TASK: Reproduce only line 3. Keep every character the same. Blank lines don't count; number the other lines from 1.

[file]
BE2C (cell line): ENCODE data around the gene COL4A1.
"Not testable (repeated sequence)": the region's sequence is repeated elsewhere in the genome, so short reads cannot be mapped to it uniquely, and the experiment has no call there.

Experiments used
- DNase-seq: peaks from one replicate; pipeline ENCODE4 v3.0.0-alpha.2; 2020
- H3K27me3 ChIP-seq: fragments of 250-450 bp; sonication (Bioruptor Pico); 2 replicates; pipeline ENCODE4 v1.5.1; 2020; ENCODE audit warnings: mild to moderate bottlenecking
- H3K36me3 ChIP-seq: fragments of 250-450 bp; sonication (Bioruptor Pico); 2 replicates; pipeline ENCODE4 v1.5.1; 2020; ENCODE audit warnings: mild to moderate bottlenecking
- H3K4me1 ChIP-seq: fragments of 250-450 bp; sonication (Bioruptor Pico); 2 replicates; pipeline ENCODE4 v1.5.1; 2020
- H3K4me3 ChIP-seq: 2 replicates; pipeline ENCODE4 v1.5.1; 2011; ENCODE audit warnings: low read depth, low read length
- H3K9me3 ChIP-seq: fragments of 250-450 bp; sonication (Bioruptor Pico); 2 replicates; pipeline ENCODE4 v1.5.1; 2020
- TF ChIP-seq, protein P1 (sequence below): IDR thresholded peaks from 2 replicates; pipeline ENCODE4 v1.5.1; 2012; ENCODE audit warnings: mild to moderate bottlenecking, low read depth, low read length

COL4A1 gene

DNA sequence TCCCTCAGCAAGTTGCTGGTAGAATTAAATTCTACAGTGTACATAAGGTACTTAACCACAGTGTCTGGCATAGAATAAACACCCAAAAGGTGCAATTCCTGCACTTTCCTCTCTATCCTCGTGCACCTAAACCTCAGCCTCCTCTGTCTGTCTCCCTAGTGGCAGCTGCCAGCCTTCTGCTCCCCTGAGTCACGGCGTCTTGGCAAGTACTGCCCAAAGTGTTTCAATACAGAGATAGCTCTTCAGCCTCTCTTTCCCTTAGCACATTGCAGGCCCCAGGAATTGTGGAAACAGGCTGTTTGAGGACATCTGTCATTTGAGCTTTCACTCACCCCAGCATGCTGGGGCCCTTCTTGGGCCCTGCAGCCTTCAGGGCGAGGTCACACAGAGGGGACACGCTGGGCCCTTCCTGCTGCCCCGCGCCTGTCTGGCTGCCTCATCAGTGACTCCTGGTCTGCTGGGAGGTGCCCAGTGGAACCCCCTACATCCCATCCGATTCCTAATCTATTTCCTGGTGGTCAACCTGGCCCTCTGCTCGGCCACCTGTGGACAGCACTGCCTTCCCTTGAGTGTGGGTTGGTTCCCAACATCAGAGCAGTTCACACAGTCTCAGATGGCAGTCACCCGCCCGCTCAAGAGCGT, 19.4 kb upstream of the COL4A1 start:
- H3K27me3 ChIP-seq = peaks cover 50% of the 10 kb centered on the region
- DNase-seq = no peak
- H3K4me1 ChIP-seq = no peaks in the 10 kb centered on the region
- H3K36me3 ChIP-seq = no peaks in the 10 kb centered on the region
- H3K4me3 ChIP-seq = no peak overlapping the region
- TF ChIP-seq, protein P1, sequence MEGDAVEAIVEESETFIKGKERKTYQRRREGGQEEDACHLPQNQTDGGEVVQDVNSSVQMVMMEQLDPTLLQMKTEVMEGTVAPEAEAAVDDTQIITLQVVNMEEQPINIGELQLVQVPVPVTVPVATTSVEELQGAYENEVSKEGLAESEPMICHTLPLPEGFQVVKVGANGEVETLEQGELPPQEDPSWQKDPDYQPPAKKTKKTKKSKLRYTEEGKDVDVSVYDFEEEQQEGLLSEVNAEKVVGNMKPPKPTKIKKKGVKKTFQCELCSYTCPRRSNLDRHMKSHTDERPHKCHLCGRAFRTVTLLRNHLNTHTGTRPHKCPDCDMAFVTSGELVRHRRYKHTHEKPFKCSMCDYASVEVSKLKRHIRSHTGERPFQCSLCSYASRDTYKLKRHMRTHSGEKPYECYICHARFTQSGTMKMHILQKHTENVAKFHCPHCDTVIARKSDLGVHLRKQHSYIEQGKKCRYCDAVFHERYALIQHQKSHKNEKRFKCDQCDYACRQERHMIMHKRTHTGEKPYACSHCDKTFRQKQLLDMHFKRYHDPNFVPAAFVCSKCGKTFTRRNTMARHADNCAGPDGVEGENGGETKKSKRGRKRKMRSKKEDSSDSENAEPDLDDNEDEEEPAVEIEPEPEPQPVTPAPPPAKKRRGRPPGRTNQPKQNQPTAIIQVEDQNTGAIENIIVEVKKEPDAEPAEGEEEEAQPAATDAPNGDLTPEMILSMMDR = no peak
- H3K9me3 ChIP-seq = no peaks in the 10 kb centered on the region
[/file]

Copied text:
Experiments used